A life size lion carved on a smoothed basalt slab, was found while dismantling an 8th century B.C. building, in the foundations of which it was incorporated. It most probably formed the left member of a pair which decorated the entrance to a temple or palace of the Canaanite period. An identical lion orthostat, the right member of such a pair, was discovered by the Yadin expedition in the 50’s buried next to the entrance of a temple located at a distance of approximately 1 km to the north, in the lower city. Is this the missing partner of the temple pair? An additional, almost complete lion orthostat, in secondary use as a door jamb of an Israelite building, was also uncovered during the season. Another part (=the head) of this lion, was uncovered by the Yadin expedition in the 50’s, a few meters away. It may thus be the second member of a pair which were originally positioned somewhere in the Canaanite palace.
Excavations in area M the excavations were extended towards the north and the west. In the northern section, a large building of the Israelite building, of the 8th century B.C. was exposed, indicating what has already been noted during previous seasons, that Iron age occupation outside of the city walls – which at the time may have stood in ruins, was rather extensive. These later buildings of the Israelite period, and in particular the one just noted, caused severe damage to the remnants of the Canaanite period, immediately underneath. Only meager remains of an additional staircase located at the spot were encountered. This staircase is somewhat later than the one partially cleared during previous seasons. These staircases most probably connected the upper and lower parts of the town during the Canaanite period (IEJ 45, 1995: 285-287; 46, 1996: 266). The excavation of the Canaanite (cultic?) podium complex was expanded further west and north. Of major importance is the monumental gate leading into the paved area surrounding the podium. From here, the upper city might have been accessed, through the huge staircase. The presence of such a gate in this location has been suspected since the beginning of excavations in Area M in the early 90’s.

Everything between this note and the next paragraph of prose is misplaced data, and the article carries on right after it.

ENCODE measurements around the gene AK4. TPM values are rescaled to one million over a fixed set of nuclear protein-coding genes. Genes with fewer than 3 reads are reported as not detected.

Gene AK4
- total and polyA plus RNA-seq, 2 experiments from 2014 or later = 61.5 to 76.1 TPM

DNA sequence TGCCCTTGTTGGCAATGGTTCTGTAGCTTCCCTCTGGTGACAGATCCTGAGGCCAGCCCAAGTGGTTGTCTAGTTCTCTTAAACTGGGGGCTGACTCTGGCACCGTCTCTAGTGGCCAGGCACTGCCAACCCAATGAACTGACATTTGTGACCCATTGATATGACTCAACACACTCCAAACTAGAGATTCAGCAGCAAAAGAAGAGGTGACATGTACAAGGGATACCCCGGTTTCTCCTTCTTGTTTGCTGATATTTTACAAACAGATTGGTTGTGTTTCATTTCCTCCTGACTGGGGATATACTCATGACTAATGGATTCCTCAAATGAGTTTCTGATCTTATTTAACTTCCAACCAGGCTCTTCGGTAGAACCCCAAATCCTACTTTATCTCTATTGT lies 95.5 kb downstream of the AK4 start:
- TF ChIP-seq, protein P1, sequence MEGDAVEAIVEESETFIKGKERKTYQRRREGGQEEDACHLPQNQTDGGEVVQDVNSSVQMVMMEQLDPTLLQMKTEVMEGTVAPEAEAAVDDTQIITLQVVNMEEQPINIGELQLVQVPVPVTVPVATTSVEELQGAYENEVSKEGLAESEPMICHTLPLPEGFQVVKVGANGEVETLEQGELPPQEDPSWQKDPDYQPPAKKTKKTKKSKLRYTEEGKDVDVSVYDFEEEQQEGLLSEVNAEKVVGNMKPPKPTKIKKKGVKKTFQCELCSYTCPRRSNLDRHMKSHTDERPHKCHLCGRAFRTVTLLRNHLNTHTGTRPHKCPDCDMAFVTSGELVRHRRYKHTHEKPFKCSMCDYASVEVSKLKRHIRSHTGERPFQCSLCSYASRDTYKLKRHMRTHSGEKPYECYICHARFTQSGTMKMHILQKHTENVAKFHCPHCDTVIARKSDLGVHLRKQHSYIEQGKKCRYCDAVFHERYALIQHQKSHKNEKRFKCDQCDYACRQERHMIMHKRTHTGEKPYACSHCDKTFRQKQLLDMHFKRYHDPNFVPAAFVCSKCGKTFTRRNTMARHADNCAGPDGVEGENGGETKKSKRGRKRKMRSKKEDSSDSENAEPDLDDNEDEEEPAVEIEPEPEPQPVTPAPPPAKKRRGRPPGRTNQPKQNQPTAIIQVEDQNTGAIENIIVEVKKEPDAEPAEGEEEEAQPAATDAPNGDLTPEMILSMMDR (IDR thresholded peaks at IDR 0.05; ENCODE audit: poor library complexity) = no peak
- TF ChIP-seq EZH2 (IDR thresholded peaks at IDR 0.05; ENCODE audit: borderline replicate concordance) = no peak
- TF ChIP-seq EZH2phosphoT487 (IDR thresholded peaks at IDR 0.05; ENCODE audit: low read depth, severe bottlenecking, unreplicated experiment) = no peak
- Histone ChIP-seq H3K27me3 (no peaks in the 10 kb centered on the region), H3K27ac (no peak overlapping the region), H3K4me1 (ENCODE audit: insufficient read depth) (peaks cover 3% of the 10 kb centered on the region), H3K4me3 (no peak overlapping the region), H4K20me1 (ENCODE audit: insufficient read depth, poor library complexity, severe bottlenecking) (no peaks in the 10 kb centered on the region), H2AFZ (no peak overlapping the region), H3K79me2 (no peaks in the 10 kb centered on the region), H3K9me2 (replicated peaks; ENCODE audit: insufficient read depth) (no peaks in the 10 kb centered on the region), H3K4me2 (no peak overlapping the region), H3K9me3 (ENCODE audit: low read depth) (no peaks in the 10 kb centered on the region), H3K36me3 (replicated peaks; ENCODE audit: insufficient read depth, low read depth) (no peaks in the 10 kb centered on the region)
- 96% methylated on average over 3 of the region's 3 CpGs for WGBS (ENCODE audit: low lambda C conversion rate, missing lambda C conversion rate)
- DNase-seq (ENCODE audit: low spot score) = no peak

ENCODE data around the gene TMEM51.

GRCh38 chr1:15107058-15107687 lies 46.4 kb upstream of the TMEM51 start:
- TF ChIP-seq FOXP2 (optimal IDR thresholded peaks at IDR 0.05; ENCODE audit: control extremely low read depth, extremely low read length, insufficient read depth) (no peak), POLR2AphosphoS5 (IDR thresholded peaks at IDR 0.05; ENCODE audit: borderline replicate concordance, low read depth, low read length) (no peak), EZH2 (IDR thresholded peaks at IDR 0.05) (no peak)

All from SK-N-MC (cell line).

As in previous seasons, the Hazor Expedition devoted a considerable effort towards the conservation and preservation of the major architectural assemblages uncovered. Most of the work this year focused on the conservation of the orthostats and mud-bricks from which the palace is built. New mud-bricks were made, employing the original materials of which the old mud-bricks were made, using as far as possible the same techniques of manufacture. These bricks were incorporated into several of thegaps in the palace walls. After being exposed for an entire year to the Hazor weather conditions, the stability and state of preservation of these new bricks will be checked. This data will become crucial once large scale conservation works at the site are begun. An olive oil press which originally stood in an 8th century B.C. dwelling, was also restored. All this work was carried out under the supervision of O. Cohen, the expedition conservator.
The 130 participants in the 1997 season included groups from Complutense University Madrid, (directed by Prof. Maria Teresa Rubiato), the Southeastern Baptist Seminary of North Carolina (directed by Prof. Steven J. Andrews), a group of volunteers from Germany (directed by Winifred Hurst), and a group of archaeology students from the Institute of Archaeology of the Hebrew University of Jerusalem. Volunteers from several countries in Europe, the U.S. and Australia also participated.
The “Selz Foundation Hazor Excavations in Memory of Yigael Yadin” are directed by Amnon Ben-Tor of the Institute of Archaeology of the Hebrew University. The Hazor Expedition also included: A. Zarzecki-Peleg (field archaeologist), and area supervisors: D. Ben-Ami, S. Cohen, D. Sandhouse, B. Villegas (Area A), M.Cimadevilla and S. Zuckerman (Area M). The staff also included S. Andrews, C. Melero, S. Moran, C. Rubio, and D. Zigler , (assistant area supervisors, Area A) and P. Cinquini and A. Prats (assistant area supervisors Area M). The excavation surveyors were R.Bonfil, I.Strand, and M.T. Rubiato . S. Becker M. Shalvin and I. Shmila were responsible for recording the finds. S. Yedid, aided by by I. Paritzki, was the expedition’s administrator.
The excavations sponsored by the Israel Exploration Society and the Selz Foundation, in cooperation with the Southeastern Baptist Theological Seminary, are a joint project of the Philip and Muriel Berman Center for Biblical Archaeology at the Hebrew University and Complutense University in Madrid. The project also receives financial support from the Selz Foundation in New York and the Rothschild (Yad Hanadiv) Foundation. The excavations are carried out within the Hazor National Park, and benefit from the full cooperation of the National Parks Authority.